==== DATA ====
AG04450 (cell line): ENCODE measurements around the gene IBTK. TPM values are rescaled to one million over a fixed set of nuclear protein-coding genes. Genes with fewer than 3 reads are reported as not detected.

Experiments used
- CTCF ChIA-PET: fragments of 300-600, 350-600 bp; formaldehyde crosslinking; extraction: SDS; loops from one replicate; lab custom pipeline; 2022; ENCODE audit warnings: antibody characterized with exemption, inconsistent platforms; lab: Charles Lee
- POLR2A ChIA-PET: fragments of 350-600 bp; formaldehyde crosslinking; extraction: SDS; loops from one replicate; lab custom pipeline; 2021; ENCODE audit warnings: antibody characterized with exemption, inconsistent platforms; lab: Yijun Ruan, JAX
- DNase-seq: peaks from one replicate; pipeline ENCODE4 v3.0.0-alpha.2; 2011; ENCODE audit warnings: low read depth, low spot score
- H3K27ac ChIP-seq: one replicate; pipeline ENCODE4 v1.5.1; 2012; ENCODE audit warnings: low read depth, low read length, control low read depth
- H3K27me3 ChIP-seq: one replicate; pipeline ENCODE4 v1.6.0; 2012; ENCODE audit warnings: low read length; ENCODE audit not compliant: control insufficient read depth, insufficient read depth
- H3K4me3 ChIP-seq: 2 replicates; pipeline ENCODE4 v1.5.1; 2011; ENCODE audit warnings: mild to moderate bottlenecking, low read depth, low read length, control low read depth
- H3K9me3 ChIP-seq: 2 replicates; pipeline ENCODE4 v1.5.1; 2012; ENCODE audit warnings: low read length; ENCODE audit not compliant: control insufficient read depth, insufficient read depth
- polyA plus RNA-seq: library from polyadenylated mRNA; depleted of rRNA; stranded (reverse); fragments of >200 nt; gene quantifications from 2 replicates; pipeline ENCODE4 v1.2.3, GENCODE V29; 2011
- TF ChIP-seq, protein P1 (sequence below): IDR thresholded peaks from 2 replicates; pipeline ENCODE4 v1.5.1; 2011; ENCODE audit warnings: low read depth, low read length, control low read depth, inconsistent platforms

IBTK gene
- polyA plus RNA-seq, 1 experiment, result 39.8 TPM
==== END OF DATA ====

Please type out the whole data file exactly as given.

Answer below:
AG04450 (cell line): ENCODE measurements around the gene IBTK. TPM values are rescaled to one million over a fixed set of nuclear protein-coding genes. Genes with fewer than 3 reads are reported as not detected.

Experiments used
- CTCF ChIA-PET: fragments of 300-600, 350-600 bp; formaldehyde crosslinking; extraction: SDS; loops from one replicate; lab custom pipeline; 2022; ENCODE audit warnings: antibody characterized with exemption, inconsistent platforms; lab: Charles Lee
- POLR2A ChIA-PET: fragments of 350-600 bp; formaldehyde crosslinking; extraction: SDS; loops from one replicate; lab custom pipeline; 2021; ENCODE audit warnings: antibody characterized with exemption, inconsistent platforms; lab: Yijun Ruan, JAX
- DNase-seq: peaks from one replicate; pipeline ENCODE4 v3.0.0-alpha.2; 2011; ENCODE audit warnings: low read depth, low spot score
- H3K27ac ChIP-seq: one replicate; pipeline ENCODE4 v1.5.1; 2012; ENCODE audit warnings: low read depth, low read length, control low read depth
- H3K27me3 ChIP-seq: one replicate; pipeline ENCODE4 v1.6.0; 2012; ENCODE audit warnings: low read length; ENCODE audit not compliant: control insufficient read depth, insufficient read depth
- H3K4me3 ChIP-seq: 2 replicates; pipeline ENCODE4 v1.5.1; 2011; ENCODE audit warnings: mild to moderate bottlenecking, low read depth, low read length, control low read depth
- H3K9me3 ChIP-seq: 2 replicates; pipeline ENCODE4 v1.5.1; 2012; ENCODE audit warnings: low read length; ENCODE audit not compliant: control insufficient read depth, insufficient read depth
- polyA plus RNA-seq: library from polyadenylated mRNA; depleted of rRNA; stranded (reverse); fragments of >200 nt; gene quantifications from 2 replicates; pipeline ENCODE4 v1.2.3, GENCODE V29; 2011
- TF ChIP-seq, protein P1 (sequence below): IDR thresholded peaks from 2 replicates; pipeline ENCODE4 v1.5.1; 2011; ENCODE audit warnings: low read depth, low read length, control low read depth, inconsistent platforms

IBTK gene
- polyA plus RNA-seq, 1 experiment, result 39.8 TPM